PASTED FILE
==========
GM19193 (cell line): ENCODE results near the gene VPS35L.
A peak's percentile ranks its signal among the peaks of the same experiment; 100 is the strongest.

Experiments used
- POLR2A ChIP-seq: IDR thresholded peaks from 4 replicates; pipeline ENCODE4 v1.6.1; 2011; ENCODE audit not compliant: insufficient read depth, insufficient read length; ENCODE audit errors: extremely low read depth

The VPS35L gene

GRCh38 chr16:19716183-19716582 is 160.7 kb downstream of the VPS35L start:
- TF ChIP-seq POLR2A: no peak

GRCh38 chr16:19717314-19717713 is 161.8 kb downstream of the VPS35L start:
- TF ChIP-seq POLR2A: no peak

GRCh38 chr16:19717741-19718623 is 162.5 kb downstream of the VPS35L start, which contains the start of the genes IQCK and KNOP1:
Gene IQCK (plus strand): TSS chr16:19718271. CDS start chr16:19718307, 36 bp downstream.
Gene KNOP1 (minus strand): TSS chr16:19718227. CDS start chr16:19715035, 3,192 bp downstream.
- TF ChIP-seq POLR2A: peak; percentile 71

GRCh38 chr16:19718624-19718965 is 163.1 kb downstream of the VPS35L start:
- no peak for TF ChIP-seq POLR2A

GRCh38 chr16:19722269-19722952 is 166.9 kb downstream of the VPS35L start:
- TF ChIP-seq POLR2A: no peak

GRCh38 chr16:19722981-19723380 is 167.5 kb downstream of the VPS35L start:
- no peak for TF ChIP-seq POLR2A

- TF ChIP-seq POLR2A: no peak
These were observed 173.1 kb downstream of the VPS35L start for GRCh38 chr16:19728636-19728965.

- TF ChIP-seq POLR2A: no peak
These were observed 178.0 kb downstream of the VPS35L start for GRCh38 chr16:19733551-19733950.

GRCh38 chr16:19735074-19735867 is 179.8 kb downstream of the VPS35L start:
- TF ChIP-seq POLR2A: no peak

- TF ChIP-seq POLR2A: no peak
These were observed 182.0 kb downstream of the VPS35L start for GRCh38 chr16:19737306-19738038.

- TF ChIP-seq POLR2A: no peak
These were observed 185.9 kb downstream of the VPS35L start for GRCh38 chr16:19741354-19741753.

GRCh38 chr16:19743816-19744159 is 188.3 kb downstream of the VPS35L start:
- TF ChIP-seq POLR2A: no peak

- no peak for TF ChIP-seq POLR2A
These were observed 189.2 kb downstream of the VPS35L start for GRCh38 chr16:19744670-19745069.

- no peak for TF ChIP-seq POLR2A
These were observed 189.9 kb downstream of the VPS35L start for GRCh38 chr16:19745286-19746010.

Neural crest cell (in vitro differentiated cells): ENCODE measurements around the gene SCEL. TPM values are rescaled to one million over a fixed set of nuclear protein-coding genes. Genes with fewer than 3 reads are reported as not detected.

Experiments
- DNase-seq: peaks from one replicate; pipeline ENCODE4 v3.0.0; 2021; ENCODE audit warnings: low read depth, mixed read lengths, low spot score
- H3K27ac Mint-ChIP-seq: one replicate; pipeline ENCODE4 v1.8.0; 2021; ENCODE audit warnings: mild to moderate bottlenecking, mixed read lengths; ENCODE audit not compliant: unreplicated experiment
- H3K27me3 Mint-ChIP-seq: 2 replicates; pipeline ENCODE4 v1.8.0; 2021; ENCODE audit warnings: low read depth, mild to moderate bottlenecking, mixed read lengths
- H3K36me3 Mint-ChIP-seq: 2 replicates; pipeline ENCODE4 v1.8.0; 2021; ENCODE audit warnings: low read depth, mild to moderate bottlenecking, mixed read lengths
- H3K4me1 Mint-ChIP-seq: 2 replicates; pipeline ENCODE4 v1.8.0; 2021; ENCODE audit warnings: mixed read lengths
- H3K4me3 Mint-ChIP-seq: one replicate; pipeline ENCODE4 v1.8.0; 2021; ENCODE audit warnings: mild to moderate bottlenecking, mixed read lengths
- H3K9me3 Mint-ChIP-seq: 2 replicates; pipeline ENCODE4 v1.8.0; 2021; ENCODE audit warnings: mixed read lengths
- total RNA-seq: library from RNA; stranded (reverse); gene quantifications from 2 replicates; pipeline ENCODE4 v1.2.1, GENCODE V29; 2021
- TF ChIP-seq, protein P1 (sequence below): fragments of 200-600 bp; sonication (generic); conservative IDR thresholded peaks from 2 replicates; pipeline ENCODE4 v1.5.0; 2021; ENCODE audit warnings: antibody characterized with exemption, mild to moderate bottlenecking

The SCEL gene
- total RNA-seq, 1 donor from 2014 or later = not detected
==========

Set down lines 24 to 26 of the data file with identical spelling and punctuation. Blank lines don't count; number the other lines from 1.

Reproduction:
GRCh38 chr16:19735074-19735867 is 179.8 kb downstream of the VPS35L start:
- TF ChIP-seq POLR2A: no peak

- TF ChIP-seq POLR2A: no peak